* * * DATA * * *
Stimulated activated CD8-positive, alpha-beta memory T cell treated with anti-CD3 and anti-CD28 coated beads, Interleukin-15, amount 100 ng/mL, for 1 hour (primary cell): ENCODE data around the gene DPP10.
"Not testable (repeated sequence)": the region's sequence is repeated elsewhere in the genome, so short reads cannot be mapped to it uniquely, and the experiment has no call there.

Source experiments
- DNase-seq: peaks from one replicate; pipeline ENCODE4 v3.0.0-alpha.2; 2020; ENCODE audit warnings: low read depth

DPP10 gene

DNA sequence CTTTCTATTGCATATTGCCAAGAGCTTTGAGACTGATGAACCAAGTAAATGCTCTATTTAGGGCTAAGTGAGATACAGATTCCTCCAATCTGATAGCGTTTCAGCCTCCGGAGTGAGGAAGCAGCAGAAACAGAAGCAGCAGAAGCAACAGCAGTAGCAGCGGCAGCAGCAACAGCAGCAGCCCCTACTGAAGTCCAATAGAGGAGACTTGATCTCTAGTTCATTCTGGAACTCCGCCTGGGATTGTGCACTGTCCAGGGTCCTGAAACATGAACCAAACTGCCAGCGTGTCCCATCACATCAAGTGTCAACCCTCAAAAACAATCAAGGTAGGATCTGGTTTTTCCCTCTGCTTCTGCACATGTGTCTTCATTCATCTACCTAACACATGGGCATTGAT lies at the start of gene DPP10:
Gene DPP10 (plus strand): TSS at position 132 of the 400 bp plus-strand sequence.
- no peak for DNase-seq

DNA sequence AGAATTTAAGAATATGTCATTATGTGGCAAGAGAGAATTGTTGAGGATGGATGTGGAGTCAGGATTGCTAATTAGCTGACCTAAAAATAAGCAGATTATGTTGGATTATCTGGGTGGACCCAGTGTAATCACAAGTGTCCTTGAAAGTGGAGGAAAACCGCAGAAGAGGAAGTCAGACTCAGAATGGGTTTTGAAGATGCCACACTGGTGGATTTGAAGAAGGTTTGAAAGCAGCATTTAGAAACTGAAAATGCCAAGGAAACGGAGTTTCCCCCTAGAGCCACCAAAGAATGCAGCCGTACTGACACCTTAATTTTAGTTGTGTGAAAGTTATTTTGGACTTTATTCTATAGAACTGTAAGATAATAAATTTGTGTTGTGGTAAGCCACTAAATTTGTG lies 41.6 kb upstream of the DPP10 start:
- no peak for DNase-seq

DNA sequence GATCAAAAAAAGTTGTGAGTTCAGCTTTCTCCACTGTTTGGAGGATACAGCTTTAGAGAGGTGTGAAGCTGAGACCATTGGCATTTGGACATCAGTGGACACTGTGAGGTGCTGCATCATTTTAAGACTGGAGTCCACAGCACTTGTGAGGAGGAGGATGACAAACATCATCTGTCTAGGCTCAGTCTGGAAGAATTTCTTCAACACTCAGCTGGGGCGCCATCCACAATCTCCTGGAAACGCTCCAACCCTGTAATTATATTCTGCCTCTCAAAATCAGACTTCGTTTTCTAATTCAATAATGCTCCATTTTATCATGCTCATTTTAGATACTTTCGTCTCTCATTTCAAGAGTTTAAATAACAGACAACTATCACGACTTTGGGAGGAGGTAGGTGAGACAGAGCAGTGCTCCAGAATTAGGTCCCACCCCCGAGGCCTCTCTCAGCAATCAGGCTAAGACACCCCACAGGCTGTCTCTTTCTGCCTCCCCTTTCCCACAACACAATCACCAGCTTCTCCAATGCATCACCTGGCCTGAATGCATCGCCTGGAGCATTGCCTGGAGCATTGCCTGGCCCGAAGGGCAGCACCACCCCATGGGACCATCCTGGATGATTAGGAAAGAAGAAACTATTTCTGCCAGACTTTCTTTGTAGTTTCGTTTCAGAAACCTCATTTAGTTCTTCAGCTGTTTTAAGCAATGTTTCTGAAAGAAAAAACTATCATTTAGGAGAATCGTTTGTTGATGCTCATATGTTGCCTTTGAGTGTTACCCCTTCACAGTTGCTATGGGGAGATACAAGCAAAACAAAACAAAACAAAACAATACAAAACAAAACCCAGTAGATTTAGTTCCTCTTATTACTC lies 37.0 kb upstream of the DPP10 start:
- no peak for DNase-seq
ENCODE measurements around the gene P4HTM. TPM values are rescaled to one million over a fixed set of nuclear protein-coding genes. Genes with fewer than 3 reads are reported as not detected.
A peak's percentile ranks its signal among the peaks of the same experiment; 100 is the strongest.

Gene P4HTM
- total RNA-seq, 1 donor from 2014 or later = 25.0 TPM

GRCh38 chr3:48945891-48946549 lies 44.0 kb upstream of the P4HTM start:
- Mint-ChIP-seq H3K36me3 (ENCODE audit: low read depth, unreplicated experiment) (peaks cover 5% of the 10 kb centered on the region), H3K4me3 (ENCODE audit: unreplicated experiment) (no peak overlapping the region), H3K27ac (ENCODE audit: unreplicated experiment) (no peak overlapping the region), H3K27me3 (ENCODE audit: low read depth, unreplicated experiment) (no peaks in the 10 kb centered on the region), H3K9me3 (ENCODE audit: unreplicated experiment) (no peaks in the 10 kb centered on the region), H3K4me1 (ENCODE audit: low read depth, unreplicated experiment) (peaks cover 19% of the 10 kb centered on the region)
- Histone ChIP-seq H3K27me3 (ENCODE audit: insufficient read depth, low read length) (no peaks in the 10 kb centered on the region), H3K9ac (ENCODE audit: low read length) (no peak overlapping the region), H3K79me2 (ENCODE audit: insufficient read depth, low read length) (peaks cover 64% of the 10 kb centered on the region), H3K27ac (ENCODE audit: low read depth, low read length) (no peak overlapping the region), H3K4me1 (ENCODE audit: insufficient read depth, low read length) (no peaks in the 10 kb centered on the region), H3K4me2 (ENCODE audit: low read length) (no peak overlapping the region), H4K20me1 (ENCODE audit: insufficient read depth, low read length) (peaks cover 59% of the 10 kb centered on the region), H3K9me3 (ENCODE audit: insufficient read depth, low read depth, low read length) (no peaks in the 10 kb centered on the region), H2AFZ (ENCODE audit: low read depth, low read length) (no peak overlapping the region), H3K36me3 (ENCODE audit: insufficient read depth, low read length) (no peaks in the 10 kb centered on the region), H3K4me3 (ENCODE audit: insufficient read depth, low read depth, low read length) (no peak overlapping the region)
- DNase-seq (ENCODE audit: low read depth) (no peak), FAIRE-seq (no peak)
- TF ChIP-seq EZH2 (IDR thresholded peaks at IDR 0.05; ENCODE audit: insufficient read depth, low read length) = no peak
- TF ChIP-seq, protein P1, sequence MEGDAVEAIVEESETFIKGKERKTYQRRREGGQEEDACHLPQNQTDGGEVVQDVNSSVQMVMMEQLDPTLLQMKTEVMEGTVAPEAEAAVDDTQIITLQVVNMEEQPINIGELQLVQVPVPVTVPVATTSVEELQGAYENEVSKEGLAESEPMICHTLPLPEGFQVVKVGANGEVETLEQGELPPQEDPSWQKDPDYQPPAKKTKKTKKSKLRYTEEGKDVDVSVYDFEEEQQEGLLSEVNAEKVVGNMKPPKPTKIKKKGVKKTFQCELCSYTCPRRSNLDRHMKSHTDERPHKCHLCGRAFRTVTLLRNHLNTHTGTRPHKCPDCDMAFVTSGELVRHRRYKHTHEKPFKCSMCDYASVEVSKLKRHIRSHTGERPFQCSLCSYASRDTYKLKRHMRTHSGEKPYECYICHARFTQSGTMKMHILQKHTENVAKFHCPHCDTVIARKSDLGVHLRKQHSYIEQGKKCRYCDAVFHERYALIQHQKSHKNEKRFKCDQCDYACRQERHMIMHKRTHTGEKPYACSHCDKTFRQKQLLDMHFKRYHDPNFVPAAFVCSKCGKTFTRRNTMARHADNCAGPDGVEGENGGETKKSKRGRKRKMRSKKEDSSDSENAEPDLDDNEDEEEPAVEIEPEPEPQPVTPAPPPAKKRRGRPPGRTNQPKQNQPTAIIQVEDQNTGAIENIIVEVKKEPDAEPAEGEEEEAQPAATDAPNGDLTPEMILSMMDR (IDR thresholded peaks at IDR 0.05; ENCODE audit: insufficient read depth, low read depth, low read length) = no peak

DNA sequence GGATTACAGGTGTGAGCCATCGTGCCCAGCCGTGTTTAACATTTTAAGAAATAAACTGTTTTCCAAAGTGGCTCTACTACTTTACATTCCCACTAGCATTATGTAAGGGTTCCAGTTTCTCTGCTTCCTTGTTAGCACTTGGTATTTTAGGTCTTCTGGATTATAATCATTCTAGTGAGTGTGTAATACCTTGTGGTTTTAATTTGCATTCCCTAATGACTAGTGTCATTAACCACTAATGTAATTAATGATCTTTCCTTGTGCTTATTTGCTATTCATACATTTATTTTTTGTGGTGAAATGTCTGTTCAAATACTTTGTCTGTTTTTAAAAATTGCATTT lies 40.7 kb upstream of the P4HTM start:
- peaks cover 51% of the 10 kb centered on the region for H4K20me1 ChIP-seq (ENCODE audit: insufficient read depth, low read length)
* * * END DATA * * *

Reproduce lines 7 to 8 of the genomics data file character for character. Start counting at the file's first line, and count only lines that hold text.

Gene DPP10 (plus strand): TSS at position 132 of the 400 bp plus-strand sequence.
- no peak for DNase-seq